P0145 RAPiD-Seq: A method for genome complexity reduction and polymorphism detection

Marcio Resende Jr , University of Florida, Gainesville, FL
Leandro Gomide Neves , University of Florida, Gainesville, FL
Kelly Mayrink Balmant , University of Florida, Gainesville, FL
Christopher Dervinis , University of Florida, Gainesville, FL
Anand RK Kullan , University of Pretoria, South Africa
Daleen VanDyk , University of Pretoria, Pretoria, South Africa
Alexander Myburg , Department of Genetics, Forestry and Agricultural Biotechnology Institute (FABI), University of Pretoria, Pretoria, South Africa
Matias Kirst , University of Florida - SFRC, Gainesville, FL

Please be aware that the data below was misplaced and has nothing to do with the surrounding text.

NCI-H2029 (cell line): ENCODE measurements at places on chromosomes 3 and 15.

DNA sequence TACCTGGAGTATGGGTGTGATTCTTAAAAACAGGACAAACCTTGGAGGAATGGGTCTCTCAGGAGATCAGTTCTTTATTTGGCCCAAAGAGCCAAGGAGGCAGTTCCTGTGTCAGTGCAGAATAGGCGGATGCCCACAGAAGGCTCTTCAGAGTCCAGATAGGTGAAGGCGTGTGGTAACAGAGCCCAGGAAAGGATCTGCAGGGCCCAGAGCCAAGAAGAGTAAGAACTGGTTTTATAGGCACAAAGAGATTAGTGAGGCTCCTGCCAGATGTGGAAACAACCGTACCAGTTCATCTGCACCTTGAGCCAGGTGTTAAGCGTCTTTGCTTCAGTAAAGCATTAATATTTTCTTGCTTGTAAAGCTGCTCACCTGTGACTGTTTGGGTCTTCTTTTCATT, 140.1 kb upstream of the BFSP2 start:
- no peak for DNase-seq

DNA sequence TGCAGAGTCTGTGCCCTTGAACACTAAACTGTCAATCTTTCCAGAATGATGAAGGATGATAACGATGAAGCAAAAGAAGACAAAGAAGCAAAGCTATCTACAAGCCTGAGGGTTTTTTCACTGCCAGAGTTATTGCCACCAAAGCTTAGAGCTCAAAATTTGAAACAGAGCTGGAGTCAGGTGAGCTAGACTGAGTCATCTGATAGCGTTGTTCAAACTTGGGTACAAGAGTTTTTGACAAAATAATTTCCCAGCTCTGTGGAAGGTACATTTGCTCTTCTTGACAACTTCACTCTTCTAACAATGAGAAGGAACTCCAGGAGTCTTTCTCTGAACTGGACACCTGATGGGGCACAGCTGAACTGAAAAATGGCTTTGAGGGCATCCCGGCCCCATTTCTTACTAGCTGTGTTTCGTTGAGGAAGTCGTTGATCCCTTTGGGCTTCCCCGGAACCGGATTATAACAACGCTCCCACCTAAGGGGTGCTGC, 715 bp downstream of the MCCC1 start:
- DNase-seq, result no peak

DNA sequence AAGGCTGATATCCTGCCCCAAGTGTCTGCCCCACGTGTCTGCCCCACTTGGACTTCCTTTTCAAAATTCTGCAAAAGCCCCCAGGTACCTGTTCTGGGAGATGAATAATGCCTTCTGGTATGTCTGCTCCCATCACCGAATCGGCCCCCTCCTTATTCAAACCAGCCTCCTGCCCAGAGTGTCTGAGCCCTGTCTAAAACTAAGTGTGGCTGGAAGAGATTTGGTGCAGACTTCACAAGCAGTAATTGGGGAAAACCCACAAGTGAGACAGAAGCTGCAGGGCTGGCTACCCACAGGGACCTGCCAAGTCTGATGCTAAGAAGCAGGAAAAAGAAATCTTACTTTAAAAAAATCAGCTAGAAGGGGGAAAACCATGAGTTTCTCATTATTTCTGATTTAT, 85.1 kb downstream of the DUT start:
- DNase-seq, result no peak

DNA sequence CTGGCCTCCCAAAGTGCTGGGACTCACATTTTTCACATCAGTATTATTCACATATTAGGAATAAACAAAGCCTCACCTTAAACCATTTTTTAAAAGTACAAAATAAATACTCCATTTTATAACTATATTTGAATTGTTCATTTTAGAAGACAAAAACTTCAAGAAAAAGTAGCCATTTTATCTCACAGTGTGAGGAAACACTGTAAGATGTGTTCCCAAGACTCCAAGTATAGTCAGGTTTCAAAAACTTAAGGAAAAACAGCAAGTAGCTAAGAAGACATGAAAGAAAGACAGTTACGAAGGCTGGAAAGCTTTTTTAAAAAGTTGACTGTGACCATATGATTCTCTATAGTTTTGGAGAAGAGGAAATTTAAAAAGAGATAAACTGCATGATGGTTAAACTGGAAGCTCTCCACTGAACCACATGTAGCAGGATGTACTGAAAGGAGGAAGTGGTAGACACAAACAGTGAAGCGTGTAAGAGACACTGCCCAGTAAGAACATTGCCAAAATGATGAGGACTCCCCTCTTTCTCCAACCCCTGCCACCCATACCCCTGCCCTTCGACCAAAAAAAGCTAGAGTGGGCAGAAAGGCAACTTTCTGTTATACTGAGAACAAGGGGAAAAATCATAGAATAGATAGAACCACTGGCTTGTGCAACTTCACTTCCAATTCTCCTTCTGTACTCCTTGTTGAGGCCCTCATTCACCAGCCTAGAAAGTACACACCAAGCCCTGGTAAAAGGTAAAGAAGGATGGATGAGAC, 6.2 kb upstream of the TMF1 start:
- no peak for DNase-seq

Extensive effort is dedicated to genotyping human, plant and animal populations, to uncover genetic relationships and identify genes that regulate clinical and agricultural traits, among many other uses. With the dramatic increase in DNA sequencing throughput and reduction in cost, direct sequencing of reduced genome representations has emerged as an option for genotyping. Reduced genome representations have been typically generated by restriction enzyme digestion, adaptor ligation, and selective PCR amplification, followed by sequencing. However, in addition to requiring a series of sample-specific enzymatic steps, the approach is restricted by the existing enzymes, limiting the flexibility in marker coverage and density. Here an alternative approach is proposed, that uses a two-step PCR, intercalated by a normalization procedure. Briefly, the first PCR reaction begins with the amplification of regions in the genome with primers containing a specific sequence in the 3’end, followed by degenerate nucleotides, and a tail that is complementary to the primer used in the second step of the PCR reaction. Before the second PCR, digestion with a duplex-specific nuclease is carried out to reduce representation of overly abundant fragments. In the second PCR, linkers that allow sequencing in nextgen sequencers are incorporated. Both normalization and the second PCR reaction are done by multiplexing 48-96 samples, allowing for a single technician to process several hundred samples daily, using standard laboratory equipment. Finally, we demonstrate the method in the detection and segregation analysis of ~10,000 markers in a mapping population of Eucalyptus.